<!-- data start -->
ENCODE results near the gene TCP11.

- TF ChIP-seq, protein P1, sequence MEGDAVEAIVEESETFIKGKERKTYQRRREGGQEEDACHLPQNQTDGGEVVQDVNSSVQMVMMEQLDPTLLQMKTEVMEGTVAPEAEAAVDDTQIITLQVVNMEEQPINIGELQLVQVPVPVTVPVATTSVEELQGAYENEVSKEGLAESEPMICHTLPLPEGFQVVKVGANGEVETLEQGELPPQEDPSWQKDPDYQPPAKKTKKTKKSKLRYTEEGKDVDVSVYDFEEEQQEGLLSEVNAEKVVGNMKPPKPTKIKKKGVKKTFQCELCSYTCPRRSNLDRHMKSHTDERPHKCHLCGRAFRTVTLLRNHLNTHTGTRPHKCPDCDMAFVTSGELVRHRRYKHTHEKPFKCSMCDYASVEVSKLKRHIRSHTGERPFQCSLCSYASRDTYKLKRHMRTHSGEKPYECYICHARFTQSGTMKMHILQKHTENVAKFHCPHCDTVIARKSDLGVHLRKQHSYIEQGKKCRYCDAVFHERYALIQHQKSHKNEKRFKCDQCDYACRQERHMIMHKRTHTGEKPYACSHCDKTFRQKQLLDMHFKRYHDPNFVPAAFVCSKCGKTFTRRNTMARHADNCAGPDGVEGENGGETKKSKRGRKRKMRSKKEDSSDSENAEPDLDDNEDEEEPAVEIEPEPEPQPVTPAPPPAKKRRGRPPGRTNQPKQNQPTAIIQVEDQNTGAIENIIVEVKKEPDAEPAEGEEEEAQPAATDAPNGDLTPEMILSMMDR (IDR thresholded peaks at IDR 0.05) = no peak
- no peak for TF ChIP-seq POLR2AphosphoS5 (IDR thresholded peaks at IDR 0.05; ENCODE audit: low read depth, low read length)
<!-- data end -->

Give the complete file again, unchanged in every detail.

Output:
ENCODE results near the gene TCP11.

- TF ChIP-seq, protein P1, sequence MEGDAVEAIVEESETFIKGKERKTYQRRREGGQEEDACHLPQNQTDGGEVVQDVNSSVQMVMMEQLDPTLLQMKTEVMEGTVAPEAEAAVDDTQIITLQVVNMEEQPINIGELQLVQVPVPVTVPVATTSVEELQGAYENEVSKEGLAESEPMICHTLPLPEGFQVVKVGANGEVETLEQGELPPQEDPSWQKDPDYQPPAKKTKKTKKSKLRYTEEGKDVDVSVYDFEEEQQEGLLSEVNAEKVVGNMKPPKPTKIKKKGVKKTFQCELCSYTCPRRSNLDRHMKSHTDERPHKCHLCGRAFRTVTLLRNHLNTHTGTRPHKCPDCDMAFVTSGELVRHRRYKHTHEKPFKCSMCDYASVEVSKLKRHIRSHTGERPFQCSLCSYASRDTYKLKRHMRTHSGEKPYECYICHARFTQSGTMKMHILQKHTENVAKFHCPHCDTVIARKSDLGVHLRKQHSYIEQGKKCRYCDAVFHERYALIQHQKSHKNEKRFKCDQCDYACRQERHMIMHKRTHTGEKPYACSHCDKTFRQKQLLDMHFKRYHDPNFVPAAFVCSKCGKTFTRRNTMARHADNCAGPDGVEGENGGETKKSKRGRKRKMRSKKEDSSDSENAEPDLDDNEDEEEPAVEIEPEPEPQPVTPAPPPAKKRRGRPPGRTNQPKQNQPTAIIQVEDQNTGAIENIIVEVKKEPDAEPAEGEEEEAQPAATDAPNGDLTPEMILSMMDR (IDR thresholded peaks at IDR 0.05) = no peak
- no peak for TF ChIP-seq POLR2AphosphoS5 (IDR thresholded peaks at IDR 0.05; ENCODE audit: low read depth, low read length)